KABUL -- Residents of a Hazara-dominated farming community in central Afghanistan say they have been ordered out of their homes by Taliban fighters doing the bidding of Pashtun landlords who want to seize their crops and stores.
Mohammad Mohaqiq, a Hazara political leader exiled since the Taliban takeover last month, raised the alarm earlier this week in a letter published on social media.
More than 800 families had been ordered out of their homes in a remote district straddling the provinces of Daikundi and Uruzgan, southwest of Kabul, he said.
Locals contacted by AFP have confirmed the report, and pleaded with authorities to help them.
Discrimination and terror
Comprising roughly 10–20% of Afghanistan's 38-million-person population, the Hazaras are a mostly Shia ethnic minority that has for centuries been persecuted in Sunni majority Afghanistan.
In the last two decades, they have been targeted in particular by the Taliban and "Islamic State of Iraq and Syria" (ISIS) militants, who consider them heretics.
Shortly after coming to power again, the Taliban blew up the statue of a Hazara leader whom they killed in 1996.
In May, a terrorist bombing killed more than 80 Hazara schoolgirls in Kabul, one of many such atrocities targeting Hazaras in recent years. Such atrocities ranged from slaughtering mothers in a Kabul maternity ward to murdering passengers on buses that the Taliban halted at checkpoints.
After the Taliban announced their government lineup earlier this month -- which glaringly excluded representatives of Afghanistan's sizeable Shia and Hazara communities -- concern has grown that the group will deepen the social divides in the country.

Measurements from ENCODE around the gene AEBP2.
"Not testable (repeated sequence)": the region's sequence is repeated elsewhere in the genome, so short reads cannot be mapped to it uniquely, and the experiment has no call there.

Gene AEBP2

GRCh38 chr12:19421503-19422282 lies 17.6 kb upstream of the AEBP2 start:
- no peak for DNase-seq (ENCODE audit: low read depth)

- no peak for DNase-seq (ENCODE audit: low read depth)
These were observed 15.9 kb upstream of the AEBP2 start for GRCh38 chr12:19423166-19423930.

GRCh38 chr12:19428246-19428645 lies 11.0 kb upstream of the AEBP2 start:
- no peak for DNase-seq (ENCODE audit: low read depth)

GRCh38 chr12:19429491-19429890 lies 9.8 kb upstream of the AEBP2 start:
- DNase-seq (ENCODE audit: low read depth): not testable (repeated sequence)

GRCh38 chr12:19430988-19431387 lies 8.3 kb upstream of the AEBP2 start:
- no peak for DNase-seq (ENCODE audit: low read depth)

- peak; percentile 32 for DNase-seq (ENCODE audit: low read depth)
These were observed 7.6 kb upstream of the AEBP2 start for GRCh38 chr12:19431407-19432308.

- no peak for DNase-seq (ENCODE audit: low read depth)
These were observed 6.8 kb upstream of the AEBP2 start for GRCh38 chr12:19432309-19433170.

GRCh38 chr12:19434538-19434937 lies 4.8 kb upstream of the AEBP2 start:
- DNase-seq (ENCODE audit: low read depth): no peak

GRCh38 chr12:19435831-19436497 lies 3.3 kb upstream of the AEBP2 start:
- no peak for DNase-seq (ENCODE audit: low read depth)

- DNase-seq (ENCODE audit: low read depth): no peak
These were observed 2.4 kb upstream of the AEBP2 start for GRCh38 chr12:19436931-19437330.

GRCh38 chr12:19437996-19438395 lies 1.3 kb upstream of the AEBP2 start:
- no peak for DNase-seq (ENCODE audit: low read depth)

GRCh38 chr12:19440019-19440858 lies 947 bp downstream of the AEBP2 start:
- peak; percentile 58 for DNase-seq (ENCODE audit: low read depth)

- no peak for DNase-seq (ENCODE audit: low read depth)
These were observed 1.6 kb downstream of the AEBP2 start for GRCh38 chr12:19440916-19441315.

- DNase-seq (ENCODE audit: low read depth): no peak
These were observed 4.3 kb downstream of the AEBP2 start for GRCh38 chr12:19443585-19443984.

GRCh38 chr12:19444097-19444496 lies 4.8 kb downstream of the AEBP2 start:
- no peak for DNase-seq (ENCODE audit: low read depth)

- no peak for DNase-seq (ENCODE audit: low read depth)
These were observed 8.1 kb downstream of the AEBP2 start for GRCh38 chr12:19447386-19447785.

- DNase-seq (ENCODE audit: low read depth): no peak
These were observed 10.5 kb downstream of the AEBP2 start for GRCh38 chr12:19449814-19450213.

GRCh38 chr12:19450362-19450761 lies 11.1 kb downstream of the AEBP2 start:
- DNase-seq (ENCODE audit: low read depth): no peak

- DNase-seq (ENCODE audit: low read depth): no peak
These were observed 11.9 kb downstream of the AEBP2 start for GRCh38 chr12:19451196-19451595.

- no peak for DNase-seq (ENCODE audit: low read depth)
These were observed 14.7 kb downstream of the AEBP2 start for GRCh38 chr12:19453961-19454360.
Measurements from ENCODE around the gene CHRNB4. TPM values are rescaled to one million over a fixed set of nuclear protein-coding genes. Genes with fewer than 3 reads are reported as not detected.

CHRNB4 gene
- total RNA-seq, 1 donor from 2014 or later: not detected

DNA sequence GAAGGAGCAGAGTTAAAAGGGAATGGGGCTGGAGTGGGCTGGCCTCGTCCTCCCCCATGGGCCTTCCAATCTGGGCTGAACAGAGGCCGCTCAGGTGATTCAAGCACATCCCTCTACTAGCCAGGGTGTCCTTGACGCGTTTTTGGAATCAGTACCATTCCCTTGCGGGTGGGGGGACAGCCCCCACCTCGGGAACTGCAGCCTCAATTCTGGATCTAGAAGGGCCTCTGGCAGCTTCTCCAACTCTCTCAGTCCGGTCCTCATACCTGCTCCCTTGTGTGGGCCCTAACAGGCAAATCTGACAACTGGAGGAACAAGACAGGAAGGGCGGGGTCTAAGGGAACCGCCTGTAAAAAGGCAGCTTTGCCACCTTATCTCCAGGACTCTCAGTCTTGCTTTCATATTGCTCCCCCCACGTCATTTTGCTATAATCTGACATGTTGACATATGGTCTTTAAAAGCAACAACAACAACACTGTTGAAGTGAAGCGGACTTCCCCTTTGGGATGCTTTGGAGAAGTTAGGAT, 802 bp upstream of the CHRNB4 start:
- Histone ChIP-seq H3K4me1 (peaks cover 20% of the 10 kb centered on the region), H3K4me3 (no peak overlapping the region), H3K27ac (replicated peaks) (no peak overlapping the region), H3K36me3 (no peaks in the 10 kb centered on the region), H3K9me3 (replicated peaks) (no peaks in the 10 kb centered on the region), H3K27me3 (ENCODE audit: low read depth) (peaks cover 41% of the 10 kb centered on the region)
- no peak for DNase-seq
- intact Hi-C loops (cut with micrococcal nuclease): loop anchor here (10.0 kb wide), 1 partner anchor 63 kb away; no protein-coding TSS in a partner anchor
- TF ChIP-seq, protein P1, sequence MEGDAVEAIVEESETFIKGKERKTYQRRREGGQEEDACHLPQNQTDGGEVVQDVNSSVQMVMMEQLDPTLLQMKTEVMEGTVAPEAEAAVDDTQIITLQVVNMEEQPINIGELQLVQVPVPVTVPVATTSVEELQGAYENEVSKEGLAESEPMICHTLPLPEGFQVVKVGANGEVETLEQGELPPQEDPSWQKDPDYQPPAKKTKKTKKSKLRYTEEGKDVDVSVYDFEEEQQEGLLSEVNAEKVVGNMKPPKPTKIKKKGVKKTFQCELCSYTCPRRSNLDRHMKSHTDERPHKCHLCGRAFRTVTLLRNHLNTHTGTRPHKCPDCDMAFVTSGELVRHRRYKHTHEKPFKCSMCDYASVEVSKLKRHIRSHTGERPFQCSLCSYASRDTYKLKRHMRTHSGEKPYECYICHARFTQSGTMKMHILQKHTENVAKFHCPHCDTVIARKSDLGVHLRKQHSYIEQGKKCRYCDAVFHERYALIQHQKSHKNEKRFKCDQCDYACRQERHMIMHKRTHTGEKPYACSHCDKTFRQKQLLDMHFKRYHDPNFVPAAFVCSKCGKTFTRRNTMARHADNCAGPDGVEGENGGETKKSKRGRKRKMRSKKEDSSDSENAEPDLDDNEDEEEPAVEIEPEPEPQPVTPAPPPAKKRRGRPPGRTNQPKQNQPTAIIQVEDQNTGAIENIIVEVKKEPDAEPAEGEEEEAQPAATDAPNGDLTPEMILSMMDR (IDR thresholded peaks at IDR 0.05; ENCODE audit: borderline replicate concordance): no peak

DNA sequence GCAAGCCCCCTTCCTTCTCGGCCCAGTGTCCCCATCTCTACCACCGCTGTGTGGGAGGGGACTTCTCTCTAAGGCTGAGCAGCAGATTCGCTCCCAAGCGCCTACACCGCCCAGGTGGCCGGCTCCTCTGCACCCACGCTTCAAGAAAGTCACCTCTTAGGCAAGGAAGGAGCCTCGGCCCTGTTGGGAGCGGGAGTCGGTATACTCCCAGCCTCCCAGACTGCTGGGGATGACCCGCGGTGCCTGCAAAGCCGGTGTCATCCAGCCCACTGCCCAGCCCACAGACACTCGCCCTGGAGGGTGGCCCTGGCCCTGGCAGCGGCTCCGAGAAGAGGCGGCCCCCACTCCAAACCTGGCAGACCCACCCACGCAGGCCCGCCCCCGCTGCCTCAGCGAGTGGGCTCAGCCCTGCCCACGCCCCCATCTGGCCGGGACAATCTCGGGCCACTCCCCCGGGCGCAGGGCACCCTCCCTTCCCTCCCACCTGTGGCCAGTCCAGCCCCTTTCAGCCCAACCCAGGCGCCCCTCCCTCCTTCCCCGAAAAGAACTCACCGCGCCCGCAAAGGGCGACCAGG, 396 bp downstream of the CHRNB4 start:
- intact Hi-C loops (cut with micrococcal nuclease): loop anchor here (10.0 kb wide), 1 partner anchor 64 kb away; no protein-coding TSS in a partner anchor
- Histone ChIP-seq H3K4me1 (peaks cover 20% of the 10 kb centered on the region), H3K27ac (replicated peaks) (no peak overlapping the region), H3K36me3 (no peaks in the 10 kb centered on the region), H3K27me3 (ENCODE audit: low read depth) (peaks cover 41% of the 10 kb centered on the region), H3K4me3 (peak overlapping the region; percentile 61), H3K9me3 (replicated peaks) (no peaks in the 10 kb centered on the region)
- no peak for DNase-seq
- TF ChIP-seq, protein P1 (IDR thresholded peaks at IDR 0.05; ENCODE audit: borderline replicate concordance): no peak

One local elder told AFP that Taliban fighters in pick-up trucks descended on Gizab district and ordered people out, saying they were living there illegally.
Residents were struggling to find anyone to help them, he said.
"Telecommunications are not working in the village," he added.
Exiled Hazara leader Mohaqiq shared a letter signed by Aminullah Zubair, the Taliban's new Daikundi provincial governor, saying the land belonged to an elder named Haji Zaher.
It said those who disputed this should go to court.
The Taliban eviction order was effectively a verdict without a trial, said Mohaqiq.
Local villagers say the root of the issue is an attempt by powerful landlords to deprive them of their homes and crops.
One villager -- who asked not to be named -- said they had moved to barren land 40 years ago and turned it into productive farms, growing wheat and almonds.
The Taliban and land claimants arrived earlier this week and ordered them to slaughter a cow in their honour before announcing their eviction, he said.
Earlier this month, thousands of protesters from a neighbourhood populated by former Afghan National Army servicemen marched in Kandahar against plans by the Taliban to expel them from their homes.
Residents of Zara Ferqa, a suburb made up of government housing and ramshackle huts, said they had been ordered to leave by the Taliban, but had nowhere else to go.